How to do your first user research interview
First thing, you need to decide what do you want to know from users. For which questions do you want to get answers. We need to prepare a plan of interview or/and a list with questions. And after the interview we need to have recorded answers for all assumptions.
We can start from most important or from most common questions if we don’t know the answer to them yet.
- What do the users need?
- What do the users want?
- What do that matters to them?
- Can they use the product?
On each of them a few additional requests can appear. It depends on your list (based on a stakeholders needs) and on the user’s answers. Focusing on right questions to make the decision for future design, remember:
“For every dollar spent making changes in design, it costs $6 in development and $100 after launch.”
— from Software Engineering: A Practitioner’s Approach book
Rationalization as a human factor
A key aspect in interview is to keep in mind the human factor such as “rationalization”. (e.g., Have you ever crossed a road into a red light when there were no cars? I think your answer is “nop”, or “it was only one time” even if you are not.) Even if you are lying, it’s OK, this little trick is called “rationalization”, don’t panic everybody’s doing it. It doesn’t mean that user wants to lie you, this is just our way of adapting to people’s expectations.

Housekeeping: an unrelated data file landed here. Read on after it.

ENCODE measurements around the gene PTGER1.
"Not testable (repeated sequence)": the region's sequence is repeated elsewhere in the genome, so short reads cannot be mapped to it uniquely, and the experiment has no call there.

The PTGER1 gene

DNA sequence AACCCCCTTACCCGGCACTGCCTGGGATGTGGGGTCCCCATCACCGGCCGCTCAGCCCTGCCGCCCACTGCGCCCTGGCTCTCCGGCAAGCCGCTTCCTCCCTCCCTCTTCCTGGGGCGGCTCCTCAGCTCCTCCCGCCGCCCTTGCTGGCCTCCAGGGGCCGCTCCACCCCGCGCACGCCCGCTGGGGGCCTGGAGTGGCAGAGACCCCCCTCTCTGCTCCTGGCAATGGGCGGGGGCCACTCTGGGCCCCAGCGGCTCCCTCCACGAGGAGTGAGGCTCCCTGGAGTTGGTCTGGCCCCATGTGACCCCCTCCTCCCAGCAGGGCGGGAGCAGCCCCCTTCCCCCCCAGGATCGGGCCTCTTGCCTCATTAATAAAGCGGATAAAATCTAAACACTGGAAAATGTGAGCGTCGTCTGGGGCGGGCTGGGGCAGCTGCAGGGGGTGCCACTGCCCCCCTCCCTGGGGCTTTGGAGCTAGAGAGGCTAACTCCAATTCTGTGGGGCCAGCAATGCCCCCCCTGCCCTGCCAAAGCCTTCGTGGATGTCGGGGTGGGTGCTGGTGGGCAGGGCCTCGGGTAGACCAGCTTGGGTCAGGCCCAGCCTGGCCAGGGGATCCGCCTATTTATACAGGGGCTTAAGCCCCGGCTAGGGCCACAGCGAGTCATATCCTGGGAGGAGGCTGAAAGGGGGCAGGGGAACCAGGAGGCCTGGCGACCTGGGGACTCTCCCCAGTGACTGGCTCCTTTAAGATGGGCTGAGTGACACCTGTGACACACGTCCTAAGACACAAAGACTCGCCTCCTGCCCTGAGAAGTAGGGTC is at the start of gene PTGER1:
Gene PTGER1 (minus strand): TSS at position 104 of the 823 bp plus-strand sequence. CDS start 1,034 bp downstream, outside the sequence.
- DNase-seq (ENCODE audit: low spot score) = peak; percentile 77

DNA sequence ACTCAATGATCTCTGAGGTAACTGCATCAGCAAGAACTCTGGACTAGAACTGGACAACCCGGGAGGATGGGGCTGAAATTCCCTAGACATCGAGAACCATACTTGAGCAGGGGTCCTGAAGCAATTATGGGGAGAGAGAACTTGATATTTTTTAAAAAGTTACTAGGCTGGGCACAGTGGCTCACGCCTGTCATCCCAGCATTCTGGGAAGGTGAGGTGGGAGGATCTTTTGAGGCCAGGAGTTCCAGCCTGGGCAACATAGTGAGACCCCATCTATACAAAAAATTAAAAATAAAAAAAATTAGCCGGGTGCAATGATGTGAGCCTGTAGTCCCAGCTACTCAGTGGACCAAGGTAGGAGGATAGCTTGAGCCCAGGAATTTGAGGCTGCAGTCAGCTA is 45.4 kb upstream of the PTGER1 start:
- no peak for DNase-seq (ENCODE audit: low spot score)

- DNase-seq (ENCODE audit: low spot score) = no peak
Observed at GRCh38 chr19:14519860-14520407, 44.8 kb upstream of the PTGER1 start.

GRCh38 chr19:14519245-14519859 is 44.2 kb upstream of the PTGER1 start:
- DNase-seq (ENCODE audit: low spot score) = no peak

So, in perfect situation we should ask to show how user do a target interaction or a task. Just watching what and how he’s doing, be like a user’s shadow.
In the process, we should ask follow-up questions. (e.g., Why did you click here? Is it necessary? Is there another way to do it?…etc.)
Ask about a feeling
In this way we can know problems in interaction with the product, asking about user’s feeling in process. Maybe in practice everything is OK because he was used to this flow, but for a new person, it will take a lot of time for a habit of using. That’s why we must try to bring user on emotional feedback by asking for the personal opinion.
At the same time observing how the user talks about it, what phrases he used or company slang. When he is open to conversation he can give us more specific info. For example:
I haven’t any problems with making email template, but this “surprise email” cheesing me!
“Surprise email” like e.g. of company slang, in this situation it means a replied letter can come back to you and no one knows why.
Try to know more about experience which user has, not about the future experience of opportunity.
Don’t make decisions instead the user
Asking the question we accidentally can affect the response of the user. So we should be sure that we don’t ask the user to mаkе choice without a choice. Don’t use this type of questions:
What do you think about this …? (maybe he didn’t even think about it)
Why is Spotify better than Google Music? (user can prefer Apple Music)
Good to read: Free e-book: Practical User Research for Enterprise UX
I hope it makes sense for you. I’ll be glad to hear some feedback. This is my first article here and 1st time in English.